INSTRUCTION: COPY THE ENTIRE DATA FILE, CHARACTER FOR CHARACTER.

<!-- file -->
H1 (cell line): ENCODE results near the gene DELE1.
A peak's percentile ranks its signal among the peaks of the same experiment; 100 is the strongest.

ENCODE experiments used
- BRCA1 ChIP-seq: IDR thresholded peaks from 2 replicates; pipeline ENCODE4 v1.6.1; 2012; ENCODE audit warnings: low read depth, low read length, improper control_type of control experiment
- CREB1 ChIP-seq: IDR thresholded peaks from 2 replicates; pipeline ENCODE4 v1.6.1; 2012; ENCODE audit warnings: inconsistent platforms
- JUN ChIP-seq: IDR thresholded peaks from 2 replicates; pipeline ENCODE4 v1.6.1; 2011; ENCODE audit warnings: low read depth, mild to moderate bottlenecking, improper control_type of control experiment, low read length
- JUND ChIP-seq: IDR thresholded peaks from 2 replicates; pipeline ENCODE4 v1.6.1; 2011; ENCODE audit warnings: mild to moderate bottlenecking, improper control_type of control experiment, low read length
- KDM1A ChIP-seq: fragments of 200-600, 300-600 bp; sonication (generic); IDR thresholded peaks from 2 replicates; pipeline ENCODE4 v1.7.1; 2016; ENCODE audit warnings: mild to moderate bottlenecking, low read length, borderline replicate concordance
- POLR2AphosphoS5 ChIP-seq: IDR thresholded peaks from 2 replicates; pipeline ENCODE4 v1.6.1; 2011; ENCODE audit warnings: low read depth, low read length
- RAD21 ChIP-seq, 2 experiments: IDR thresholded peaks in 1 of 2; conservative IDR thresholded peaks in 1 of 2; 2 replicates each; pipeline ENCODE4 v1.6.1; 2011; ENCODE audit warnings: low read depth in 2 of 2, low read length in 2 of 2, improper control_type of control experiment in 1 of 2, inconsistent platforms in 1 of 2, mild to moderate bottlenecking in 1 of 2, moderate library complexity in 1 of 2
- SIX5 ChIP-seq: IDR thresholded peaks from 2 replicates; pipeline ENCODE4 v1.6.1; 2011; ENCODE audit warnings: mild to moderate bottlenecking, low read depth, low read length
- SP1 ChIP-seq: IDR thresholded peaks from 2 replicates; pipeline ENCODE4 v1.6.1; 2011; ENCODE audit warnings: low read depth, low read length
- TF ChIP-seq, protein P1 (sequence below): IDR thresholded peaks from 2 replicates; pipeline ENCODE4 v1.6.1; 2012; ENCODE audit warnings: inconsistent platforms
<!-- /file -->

H1 (cell line): ENCODE results near the gene DELE1.
A peak's percentile ranks its signal among the peaks of the same experiment; 100 is the strongest.

ENCODE experiments used
- BRCA1 ChIP-seq: IDR thresholded peaks from 2 replicates; pipeline ENCODE4 v1.6.1; 2012; ENCODE audit warnings: low read depth, low read length, improper control_type of control experiment
- CREB1 ChIP-seq: IDR thresholded peaks from 2 replicates; pipeline ENCODE4 v1.6.1; 2012; ENCODE audit warnings: inconsistent platforms
- JUN ChIP-seq: IDR thresholded peaks from 2 replicates; pipeline ENCODE4 v1.6.1; 2011; ENCODE audit warnings: low read depth, mild to moderate bottlenecking, improper control_type of control experiment, low read length
- JUND ChIP-seq: IDR thresholded peaks from 2 replicates; pipeline ENCODE4 v1.6.1; 2011; ENCODE audit warnings: mild to moderate bottlenecking, improper control_type of control experiment, low read length
- KDM1A ChIP-seq: fragments of 200-600, 300-600 bp; sonication (generic); IDR thresholded peaks from 2 replicates; pipeline ENCODE4 v1.7.1; 2016; ENCODE audit warnings: mild to moderate bottlenecking, low read length, borderline replicate concordance
- POLR2AphosphoS5 ChIP-seq: IDR thresholded peaks from 2 replicates; pipeline ENCODE4 v1.6.1; 2011; ENCODE audit warnings: low read depth, low read length
- RAD21 ChIP-seq, 2 experiments: IDR thresholded peaks in 1 of 2; conservative IDR thresholded peaks in 1 of 2; 2 replicates each; pipeline ENCODE4 v1.6.1; 2011; ENCODE audit warnings: low read depth in 2 of 2, low read length in 2 of 2, improper control_type of control experiment in 1 of 2, inconsistent platforms in 1 of 2, mild to moderate bottlenecking in 1 of 2, moderate library complexity in 1 of 2
- SIX5 ChIP-seq: IDR thresholded peaks from 2 replicates; pipeline ENCODE4 v1.6.1; 2011; ENCODE audit warnings: mild to moderate bottlenecking, low read depth, low read length
- SP1 ChIP-seq: IDR thresholded peaks from 2 replicates; pipeline ENCODE4 v1.6.1; 2011; ENCODE audit warnings: low read depth, low read length
- TF ChIP-seq, protein P1 (sequence below): IDR thresholded peaks from 2 replicates; pipeline ENCODE4 v1.6.1; 2012; ENCODE audit warnings: inconsistent platforms